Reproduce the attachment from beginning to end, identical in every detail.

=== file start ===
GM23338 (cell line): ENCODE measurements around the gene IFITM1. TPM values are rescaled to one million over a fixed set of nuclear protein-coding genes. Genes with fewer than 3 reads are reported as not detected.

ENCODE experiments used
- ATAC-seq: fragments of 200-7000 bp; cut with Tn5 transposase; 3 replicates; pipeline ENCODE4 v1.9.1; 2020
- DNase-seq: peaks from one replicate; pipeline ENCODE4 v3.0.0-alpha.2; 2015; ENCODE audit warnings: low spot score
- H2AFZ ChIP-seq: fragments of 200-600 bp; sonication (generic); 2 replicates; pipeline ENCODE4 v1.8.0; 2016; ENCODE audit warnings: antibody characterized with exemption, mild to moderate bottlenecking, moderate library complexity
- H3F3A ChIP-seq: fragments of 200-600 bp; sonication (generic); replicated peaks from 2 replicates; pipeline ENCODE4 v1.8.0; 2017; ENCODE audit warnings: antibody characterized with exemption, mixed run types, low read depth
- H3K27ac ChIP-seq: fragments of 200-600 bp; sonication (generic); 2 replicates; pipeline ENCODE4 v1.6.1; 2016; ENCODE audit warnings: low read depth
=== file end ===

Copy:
GM23338 (cell line): ENCODE measurements around the gene IFITM1. TPM values are rescaled to one million over a fixed set of nuclear protein-coding genes. Genes with fewer than 3 reads are reported as not detected.

ENCODE experiments used
- ATAC-seq: fragments of 200-7000 bp; cut with Tn5 transposase; 3 replicates; pipeline ENCODE4 v1.9.1; 2020
- DNase-seq: peaks from one replicate; pipeline ENCODE4 v3.0.0-alpha.2; 2015; ENCODE audit warnings: low spot score
- H2AFZ ChIP-seq: fragments of 200-600 bp; sonication (generic); 2 replicates; pipeline ENCODE4 v1.8.0; 2016; ENCODE audit warnings: antibody characterized with exemption, mild to moderate bottlenecking, moderate library complexity
- H3F3A ChIP-seq: fragments of 200-600 bp; sonication (generic); replicated peaks from 2 replicates; pipeline ENCODE4 v1.8.0; 2017; ENCODE audit warnings: antibody characterized with exemption, mixed run types, low read depth
- H3K27ac ChIP-seq: fragments of 200-600 bp; sonication (generic); 2 replicates; pipeline ENCODE4 v1.6.1; 2016; ENCODE audit warnings: low read depth